The Continued Relevance of Peak Oil

Taking a moment to highlight Ian Chapman's excellent article "The End of Peak Oil? Why this topic is still relevant despite recent denials." The article also appeared in the journal "Energy Policy" for January 2014, its 64th Volume.

And although I've mentioned it before, it's worth revisiting the January 2014 edition of Philosophical Transactions of The Royal Society - the theme issue on "The Future of Oil Supply"

One simple question I frequently have for Peak Oil critics: "Where are their peer-reviewed journal articles?" And the simple answer - they don't exist. Pieces by the critics blanket the pages of the Wall Street Journal and the Financial Times, but the land of true experts and peer-reviewed rigor belongs only to those with a proper unbiased understanding of our energy issues and the continued relevance of this discussion.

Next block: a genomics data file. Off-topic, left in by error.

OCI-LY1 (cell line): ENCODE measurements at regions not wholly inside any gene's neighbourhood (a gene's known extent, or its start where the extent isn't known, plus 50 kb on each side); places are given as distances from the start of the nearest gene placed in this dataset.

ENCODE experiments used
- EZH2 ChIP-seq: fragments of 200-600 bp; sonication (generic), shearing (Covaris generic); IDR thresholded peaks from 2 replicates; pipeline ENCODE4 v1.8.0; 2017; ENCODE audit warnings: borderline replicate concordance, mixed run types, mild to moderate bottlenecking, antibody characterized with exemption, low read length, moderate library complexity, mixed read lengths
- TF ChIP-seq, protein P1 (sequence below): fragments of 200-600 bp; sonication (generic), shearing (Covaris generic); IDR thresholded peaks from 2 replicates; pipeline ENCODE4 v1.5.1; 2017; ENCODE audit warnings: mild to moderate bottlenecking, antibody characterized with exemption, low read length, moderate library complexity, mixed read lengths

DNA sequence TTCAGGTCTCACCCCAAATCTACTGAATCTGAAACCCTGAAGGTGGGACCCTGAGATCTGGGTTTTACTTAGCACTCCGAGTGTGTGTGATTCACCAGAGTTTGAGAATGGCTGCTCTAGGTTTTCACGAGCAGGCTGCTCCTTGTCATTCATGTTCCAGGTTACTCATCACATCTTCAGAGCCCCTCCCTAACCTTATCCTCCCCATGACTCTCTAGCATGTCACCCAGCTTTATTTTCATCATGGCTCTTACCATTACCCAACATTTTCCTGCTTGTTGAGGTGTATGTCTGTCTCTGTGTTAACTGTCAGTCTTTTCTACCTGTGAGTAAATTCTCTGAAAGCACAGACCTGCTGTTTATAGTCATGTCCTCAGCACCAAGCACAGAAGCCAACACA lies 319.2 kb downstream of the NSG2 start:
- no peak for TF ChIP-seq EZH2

The abstract from Chapman: 

Up until recently Peak Oil was a major discussion point crossing from academic research into mainstream journalism, yet it now attracts far less interest. This paper evaluates the reasons for this and on-going relevance of Peak Oil, considering variations in predictive dates for the phenomenon supported by technological, economic and political issues. Using data from agencies, the validity of each position is assessed looking at reserves, industrial developments and alternative fuels. The complicating issue of demand is also considered.

The conclusions are that, supported by commercial interests, an unsubstantiated belief in market and technical solutions, and a narrow paradigmatic focus, critics of Peak Oil theory have used unreliable reserve data, optimistic assumptions about utilisation of unconventional supplies and unrealistic predictions for alternative energy production to discredit the evidence that the resource-limited peak in the worldโ€™s production of conventional oil has arrived, diverting discussion from what should be a serious topic for energy policy: how we respond to decreasing supplies of one of our most important energy sources.